Please note that I have added a few properties like firstName, lastName, displayName etc to the User.groovy which is created by JSecurity. Feel free to add new properties to the User object if you want to capture more user info from Facebook for that user.

Now you are good to go. Deploy and test the app.

Soon, you will notice that this will work in development, but there is a bug in the Current revision of Grails Facebook Connect Plugin in production environment, due to which it it cannot find the FacebookConnectConfig.groovy in prod. Go and download the source for Facebook Connect Grails plugin and modify the afterPropertiesSet method under services/FacebookConnectService.groovy in the grails-facebook-connect-0.1 project.

FacebookConnectService.groovy

void afterPropertiesSet() {
    // check if there is a compiled class for the Facebook connect config groovy script
    // this will be the case when an application is bundled in a WAR
    def config = null
    try {
        config = Class.forName("FacebookConnectConfig").newInstance()
    } catch(Exception  e) {
        e.printStackTrace()
    }
    if (config != null) {
        // compiled config class found, we must be running as a WAR 
        facebookConnectConfig = new ConfigSlurper().parse(config.getClass())
    } else {
        // no compiled class exists for the config, we must be running the Grails built-in web server
        GroovyClassLoader loader = new GroovyClassLoader(getClass().getClassLoader())
        Class clazz = loader.parseClass(new File("grails-app/conf/FacebookConnectConfig.groovy"))
        facebookConnectConfig = new ConfigSlurper().parse(clazz)
    }
}

Now use the patched plugin in your app and that should work!

Shoud you use Facebook Connect?:
Based on my few months of experience, users are pretty hesitant to login to a site using Facebook Connect. In my case, less than 10% of the users used Facebook Connect on my site, and it certainly wasn’t worth the effort I put into making it work and mantaining it. Its kind of clunky at times too. I don’t think I am never gonna use it again just for the sake of authentication. So, make sure it really adds some value to your application and users, before you decide to integrate it in your app coz you thought its cool.

Grails, DBCP & Stale Connections

July 13, 2009

Does your application break after every few hours of inactivity even though you have enough database connections in the pool? It is a common problem with database connection pooling (and idle sockets connections in general).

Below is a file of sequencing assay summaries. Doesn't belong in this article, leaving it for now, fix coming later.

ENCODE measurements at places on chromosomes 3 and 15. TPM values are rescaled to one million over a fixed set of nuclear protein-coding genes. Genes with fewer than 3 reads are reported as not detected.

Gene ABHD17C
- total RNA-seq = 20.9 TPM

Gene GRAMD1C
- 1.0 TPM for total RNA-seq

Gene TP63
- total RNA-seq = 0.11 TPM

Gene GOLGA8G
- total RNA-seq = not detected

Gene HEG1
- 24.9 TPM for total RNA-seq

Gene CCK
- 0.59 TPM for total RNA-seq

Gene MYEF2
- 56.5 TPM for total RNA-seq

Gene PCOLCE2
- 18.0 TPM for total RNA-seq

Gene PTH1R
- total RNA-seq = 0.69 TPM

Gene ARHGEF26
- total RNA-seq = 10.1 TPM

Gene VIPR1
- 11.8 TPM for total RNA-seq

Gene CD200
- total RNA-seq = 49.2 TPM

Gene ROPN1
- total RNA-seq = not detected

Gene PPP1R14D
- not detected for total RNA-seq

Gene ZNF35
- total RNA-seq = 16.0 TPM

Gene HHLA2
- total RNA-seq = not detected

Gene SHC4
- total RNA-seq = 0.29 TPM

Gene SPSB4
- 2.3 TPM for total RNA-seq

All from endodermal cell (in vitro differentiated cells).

I have been running a few Grails app with PostgreSQL database using Apache Commons DBCP connection pooling. Most of these apps are pretty busy, and are working quite well so far. But I have one critical app that doesn’t get used as much. Recently after a bug report, I was watching through the logs and I realized that this app was complaining about Socket Connection Exception after every hour of idle time. Try it again, and it would work. So why was it rejecting the DB connection the first time? Creepy!

I checked out the other apps I have, and all of them were suffering from the same problem – depending on how idle they were. I couldn’t ignore any longer.

I started off with the basics.

Basic configuration:

I have my datasource defined in the DataSource.groovy file under grails-app/conf. I have enabled connection pooling and I am using the appropriate PostgreSQL-JDBC driver. Grails comes with Apache DBCP connection pooling by default. So it just works.

environments {
     production {
          dataSource {
               pooled = true
               driverClassName = "org.postgresql.Driver"
               dbCreate = "update"
               url = "jdbc:postgresql://sacharya.com:5432/sacharya_prod_db"
               username = "myuser"
               password = "mypassword"
               logSql=true
          }
     }
}

This is what my production configuration looks like – running whatever the default behavior that Grails comes with. I printed the datasource object to see what DBCP configurations my app is using by default.

dataSource.properties.each { println it }
minIdle=0
initialSize=0
maxIdle=8
numIdle=0
maxActive=8
numActive=0

As the result shows, it is using the default values as defined in Apache DBCP

Problem:

Using netstat, I started watching if the application has any connections to the database open:

$ netstat -na | grep 5432
tcp4       0      0  24.25.26.27.50095     98.129.169.246.5432     ESTABLISHED

So DBCP says it has no connections open (active or idle) to the database yet in the pool. But netstat shows there is a TCP connection established to the database. Where does this connection come from – loading & initializing the Driver?

Now lets use the application for a while. Once you start asking the pool for connections, existing connections idle in the pool are at your service, or if there no connections in the pool, new connections are created and given to you, which get returned back to the pool after you complete the query. So at any given time, there will be minIdle to maxIdle ( 0 to 8 in our case) connections in the pool.

$ netstat -na | grep 5432
tcp4       0      0  24.25.26.27.51308     98.129.169.246.5432     ESTABLISHED
tcp4       0      0  24.25.26.27.50095     98.129.169.246.5432     ESTABLISHED

Now with some connections in the pool, I left the app idle for an hour and then I tried to access the app (netstat still shows 2 TCP connection). The first query got the following exception:

org.springframework.dao.DataAccessResourceFailureException: could not execute query;
nested exception is org.hibernate.exception.JDBCConnectionException: could not execute query

Caused by: org.hibernate.exception.JDBCConnectionException: could not execute query
at org.hibernate.exception.SQLStateConverter.convert(SQLStateConverter.java:97)

Caused by: org.postgresql.util.PSQLException: An I/O error occured while sending to the backend.
at org.postgresql.core.v3.QueryExecutorImpl.execute(QueryExecutorImpl.java:217)

Caused by: org.hibernate.exception.JDBCConnectionException: could not execute query
at org.hibernate.exception.SQLStateConverter.convert(SQLStateConverter.java:97)